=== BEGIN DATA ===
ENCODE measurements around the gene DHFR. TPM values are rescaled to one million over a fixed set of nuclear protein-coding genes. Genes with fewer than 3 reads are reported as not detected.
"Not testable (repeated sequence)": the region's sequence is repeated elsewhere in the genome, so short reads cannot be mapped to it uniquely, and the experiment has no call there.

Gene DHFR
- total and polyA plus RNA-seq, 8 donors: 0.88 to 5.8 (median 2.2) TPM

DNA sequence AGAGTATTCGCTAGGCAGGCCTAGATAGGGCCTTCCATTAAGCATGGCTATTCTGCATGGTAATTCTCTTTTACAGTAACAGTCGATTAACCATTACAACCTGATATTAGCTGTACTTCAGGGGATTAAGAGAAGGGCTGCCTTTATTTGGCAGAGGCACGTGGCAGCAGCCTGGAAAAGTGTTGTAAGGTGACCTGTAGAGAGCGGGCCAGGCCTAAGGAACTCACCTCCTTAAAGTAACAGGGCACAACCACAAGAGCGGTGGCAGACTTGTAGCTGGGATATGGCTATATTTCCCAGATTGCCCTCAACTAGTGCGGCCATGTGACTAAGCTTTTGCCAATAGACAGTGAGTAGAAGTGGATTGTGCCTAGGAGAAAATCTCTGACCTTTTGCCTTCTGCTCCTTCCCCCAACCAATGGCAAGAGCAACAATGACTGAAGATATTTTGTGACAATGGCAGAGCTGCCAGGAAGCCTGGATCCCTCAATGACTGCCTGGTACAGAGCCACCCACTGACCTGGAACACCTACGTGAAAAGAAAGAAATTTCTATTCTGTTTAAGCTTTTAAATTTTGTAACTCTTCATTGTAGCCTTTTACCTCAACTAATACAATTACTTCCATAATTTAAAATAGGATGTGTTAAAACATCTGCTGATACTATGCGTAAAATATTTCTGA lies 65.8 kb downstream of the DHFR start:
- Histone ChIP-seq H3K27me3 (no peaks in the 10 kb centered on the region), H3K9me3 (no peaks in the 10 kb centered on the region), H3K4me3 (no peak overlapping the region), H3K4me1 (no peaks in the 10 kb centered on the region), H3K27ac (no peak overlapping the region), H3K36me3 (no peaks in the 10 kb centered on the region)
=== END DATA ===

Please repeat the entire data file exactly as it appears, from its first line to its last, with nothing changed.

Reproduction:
ENCODE measurements around the gene DHFR. TPM values are rescaled to one million over a fixed set of nuclear protein-coding genes. Genes with fewer than 3 reads are reported as not detected.
"Not testable (repeated sequence)": the region's sequence is repeated elsewhere in the genome, so short reads cannot be mapped to it uniquely, and the experiment has no call there.

Gene DHFR
- total and polyA plus RNA-seq, 8 donors: 0.88 to 5.8 (median 2.2) TPM

DNA sequence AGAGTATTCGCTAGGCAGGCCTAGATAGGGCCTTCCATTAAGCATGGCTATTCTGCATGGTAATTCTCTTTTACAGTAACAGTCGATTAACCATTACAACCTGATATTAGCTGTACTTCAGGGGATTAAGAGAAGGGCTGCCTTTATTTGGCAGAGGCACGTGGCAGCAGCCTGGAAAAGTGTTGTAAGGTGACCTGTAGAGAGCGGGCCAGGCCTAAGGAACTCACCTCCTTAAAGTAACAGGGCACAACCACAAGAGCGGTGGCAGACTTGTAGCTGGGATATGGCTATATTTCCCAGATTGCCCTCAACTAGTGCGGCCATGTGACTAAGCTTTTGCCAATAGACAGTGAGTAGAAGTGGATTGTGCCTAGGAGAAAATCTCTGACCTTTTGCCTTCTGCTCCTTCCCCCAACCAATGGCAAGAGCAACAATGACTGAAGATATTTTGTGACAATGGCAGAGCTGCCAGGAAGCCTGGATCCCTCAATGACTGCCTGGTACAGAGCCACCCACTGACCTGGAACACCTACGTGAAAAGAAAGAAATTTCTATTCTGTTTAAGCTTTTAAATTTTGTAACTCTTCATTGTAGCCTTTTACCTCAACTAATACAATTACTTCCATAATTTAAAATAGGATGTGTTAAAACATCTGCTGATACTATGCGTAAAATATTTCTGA lies 65.8 kb downstream of the DHFR start:
- Histone ChIP-seq H3K27me3 (no peaks in the 10 kb centered on the region), H3K9me3 (no peaks in the 10 kb centered on the region), H3K4me3 (no peak overlapping the region), H3K4me1 (no peaks in the 10 kb centered on the region), H3K27ac (no peak overlapping the region), H3K36me3 (no peaks in the 10 kb centered on the region)